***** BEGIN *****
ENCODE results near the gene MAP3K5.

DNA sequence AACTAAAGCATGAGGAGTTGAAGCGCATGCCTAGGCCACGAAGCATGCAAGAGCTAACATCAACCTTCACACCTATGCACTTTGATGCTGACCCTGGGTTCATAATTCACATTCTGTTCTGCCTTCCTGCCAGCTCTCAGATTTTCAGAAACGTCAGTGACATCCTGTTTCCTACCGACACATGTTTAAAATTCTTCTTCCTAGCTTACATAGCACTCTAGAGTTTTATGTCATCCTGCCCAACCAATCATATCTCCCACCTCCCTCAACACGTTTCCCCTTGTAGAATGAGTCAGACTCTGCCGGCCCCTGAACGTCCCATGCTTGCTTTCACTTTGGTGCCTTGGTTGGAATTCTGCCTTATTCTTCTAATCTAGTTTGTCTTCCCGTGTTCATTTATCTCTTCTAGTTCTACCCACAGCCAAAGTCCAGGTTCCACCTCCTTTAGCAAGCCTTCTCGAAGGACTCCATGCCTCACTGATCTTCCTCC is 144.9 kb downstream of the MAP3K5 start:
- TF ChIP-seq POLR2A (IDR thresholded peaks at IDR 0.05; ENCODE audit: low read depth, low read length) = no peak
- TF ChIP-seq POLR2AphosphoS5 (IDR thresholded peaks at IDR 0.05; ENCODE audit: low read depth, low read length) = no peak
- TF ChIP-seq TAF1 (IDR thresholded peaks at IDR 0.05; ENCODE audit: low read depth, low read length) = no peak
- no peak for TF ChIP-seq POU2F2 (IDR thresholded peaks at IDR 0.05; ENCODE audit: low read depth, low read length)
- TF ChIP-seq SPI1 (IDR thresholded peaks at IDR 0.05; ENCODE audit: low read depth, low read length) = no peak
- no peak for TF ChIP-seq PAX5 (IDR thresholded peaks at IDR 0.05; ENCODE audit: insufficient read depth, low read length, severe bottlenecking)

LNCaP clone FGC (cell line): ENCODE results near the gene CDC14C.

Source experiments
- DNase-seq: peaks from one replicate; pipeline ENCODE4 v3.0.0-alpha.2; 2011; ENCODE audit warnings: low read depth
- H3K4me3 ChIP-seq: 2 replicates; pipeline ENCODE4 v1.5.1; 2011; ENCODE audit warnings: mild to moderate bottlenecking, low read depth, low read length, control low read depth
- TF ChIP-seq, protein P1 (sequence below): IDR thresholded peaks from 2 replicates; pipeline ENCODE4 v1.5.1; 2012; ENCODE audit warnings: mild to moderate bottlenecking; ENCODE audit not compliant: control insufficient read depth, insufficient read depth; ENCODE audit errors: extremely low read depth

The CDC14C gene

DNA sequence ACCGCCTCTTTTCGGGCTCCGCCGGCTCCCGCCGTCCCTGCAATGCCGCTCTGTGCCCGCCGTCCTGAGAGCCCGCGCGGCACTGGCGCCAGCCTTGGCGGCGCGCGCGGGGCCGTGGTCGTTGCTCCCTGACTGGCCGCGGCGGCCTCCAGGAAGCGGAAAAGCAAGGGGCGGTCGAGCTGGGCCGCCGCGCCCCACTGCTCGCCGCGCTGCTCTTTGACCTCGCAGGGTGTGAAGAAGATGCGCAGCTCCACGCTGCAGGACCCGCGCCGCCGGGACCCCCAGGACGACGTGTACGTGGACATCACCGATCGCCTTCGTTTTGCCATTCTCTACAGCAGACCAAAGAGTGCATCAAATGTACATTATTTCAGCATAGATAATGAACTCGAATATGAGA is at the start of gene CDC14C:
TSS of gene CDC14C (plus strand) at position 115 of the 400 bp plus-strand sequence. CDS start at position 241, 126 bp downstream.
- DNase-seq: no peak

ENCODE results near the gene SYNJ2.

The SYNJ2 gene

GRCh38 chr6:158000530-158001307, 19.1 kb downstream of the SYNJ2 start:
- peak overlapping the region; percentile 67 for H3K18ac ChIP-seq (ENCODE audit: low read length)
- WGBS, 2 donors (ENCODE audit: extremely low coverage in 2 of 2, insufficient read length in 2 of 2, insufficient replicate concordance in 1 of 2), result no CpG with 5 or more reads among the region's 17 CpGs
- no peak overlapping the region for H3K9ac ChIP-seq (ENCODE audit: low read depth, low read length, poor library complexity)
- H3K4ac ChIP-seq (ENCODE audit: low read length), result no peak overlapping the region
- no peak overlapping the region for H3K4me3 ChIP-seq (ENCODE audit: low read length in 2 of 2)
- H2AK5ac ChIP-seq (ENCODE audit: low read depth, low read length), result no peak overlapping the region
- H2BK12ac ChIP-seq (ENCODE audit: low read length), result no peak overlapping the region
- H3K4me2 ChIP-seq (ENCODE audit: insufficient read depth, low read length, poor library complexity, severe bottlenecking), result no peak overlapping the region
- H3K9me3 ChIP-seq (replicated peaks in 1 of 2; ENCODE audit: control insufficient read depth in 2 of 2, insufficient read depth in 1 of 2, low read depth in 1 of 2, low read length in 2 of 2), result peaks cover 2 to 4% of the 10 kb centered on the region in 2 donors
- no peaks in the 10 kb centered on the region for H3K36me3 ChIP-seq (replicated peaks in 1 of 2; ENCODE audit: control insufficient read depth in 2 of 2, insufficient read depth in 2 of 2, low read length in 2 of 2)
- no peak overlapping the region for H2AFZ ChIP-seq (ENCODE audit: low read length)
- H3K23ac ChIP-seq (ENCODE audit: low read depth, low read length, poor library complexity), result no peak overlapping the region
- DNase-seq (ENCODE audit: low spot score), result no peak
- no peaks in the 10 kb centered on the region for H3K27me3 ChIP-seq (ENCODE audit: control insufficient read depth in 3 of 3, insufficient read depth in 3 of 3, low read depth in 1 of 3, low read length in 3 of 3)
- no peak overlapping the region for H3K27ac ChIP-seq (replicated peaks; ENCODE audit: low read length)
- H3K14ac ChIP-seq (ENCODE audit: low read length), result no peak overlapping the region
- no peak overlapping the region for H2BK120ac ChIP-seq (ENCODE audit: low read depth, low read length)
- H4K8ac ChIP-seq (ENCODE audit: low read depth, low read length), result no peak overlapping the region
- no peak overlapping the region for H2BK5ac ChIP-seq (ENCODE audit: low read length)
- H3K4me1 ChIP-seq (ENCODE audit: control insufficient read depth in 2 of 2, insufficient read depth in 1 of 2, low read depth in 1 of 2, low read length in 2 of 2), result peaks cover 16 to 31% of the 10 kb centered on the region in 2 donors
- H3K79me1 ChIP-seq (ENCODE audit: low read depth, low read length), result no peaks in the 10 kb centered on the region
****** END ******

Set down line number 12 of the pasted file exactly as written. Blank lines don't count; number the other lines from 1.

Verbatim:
- H3K4me3 ChIP-seq: 2 replicates; pipeline ENCODE4 v1.5.1; 2011; ENCODE audit warnings: mild to moderate bottlenecking, low read depth, low read length, control low read depth